How a group freed from Guantanamo returned to terror
The failed Detroit airliner bomb attack on Christmas Day awakened the world to the threat from al-Qaeda in the Arabian Peninsula (AQAP), a group that until then was hardly a household name.
Umar Farouk Abdulmutallab, a young Nigerian who allegedly came within an ace of killing almost 300 passengers and crew with a bomb hidden in his underwear, said he had been trained and sent by its leaders.
US President Barack Obama’s embarrassment and anger at the potentially catastrophic failure of intelligence which allowed Mr Abdulmutallab to board the plane has been compounded by the revelation that two of AQAP’s founders, Said al-Shihri and Mohammed al-Awfi, were both former Guantanamo detainees.
Several AQAP foot soldiers are also former Guantanamo prisoners.
This only confirms the fears of critics vehemently opposed to Mr Obama’s promise to close the prison camp by the end of this month.
In total, 120 Saudi detainees have been repatriated from Guantanamo.
Mr Obama’s dilemma is dramatically illustrated by a BBC investigation into what happened to the 14 detainees of Batch 10, who were flown home to Saudi Arabia just over two years ago.
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Peter Taylor’s film for Newsnight will be broadcast on Wednesday 13 January 2010 at 10.30pm on BBC Two
Peter Taylor’s new three part series Generation Jihad is coming soon to BBC Two
The Saudi government’s aim was to put them through its controversial de-radicalisation or Care programme, with a view to rehabilitating its “beneficiaries” in society.
Of the 120 Saudi returnees, 111 of them have gone through the Care programme – the other nine returned to the Kingdom before the scheme was set up.
The government claims a 90% success rate and says that only 10 of the former Guantanamo detainees absconded, crossing the border into Yemen.
But Batch 10 certainly does not fit this picture.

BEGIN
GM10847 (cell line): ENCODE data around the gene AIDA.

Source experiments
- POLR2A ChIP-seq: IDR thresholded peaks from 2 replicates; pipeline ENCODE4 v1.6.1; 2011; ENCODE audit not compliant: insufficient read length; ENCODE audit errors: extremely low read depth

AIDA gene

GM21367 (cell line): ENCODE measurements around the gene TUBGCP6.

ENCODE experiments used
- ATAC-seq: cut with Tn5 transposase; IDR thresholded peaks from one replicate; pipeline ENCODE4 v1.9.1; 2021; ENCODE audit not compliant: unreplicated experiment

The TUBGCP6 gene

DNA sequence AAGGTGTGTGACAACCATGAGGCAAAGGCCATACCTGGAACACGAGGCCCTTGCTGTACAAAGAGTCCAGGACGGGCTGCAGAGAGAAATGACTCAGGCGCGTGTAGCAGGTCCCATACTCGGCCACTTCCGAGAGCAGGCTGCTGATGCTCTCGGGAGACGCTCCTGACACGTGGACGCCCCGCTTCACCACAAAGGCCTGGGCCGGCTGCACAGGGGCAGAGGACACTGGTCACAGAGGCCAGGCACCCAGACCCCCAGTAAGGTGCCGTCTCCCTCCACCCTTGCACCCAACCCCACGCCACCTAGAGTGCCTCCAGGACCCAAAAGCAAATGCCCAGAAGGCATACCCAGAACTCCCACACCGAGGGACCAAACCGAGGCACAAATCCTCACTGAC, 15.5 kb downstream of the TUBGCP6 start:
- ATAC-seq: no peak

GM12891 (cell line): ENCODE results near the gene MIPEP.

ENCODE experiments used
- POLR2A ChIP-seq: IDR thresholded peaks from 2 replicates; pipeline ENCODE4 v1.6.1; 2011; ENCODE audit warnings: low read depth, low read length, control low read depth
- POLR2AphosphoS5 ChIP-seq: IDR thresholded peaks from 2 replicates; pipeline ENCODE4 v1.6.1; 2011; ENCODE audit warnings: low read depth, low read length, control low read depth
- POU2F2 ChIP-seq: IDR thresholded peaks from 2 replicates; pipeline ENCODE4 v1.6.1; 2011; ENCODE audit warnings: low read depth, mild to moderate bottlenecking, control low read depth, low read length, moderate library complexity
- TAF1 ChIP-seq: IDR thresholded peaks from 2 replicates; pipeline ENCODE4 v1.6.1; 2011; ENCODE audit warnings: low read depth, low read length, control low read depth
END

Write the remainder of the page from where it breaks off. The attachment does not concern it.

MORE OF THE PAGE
When the Saudi 747 jet carrying them landed in Riyadh, its passengers were greeted by the authorities not as heroes but as “victims” who had been brainwashed and misled by a deviant ideology.
All went through the Care programme, but five later escaped to Yemen.
There two of them, al-Shihri and al-Awfi, helped set up AQAP and then took part in the organisation’s launch video.
The video was released on 22 January 2009, the day after Mr Obama announced that Guantanamo was to be closed down by 22 January 2010 – a deadline which will not be met.
In the video al-Awfi savagely attacked the Saudi rehabilitation programme, perhaps an indication of the increasing threat it poses to al-Qaeda.
It is no coincidence that last October an al-Qaeda suicide bomber, with explosives concealed in his rectum, tried to assassinate the eponymous founder of the centre, Prince Mohammed Bin Nayef, the Saudi deputy interior minister.
He survived. The bomber did not.
The attack was a sign of the technical sophistication of al-Qaeda’s Yemeni franchise, mirrored by the explosives hidden in Abdulmutallab’s underpants on Christmas Day.
Mohammed al-Awfi’s is an extraordinary story. He went through the rehabilitation programme like the others from Batch 10, but then fled to Yemen where he starred in the al-Qaeda launch video.
Astonishingly al-Awfi later re-crossed the border into Saudi Arabia and gave himself up.
Peter Taylor pictured in Riyadh, where he met Mohammed al-Awfi
I have never understood why he did so.
The Saudis told me it was because he had received a phone call from his wife telling him to return to look after her and the children.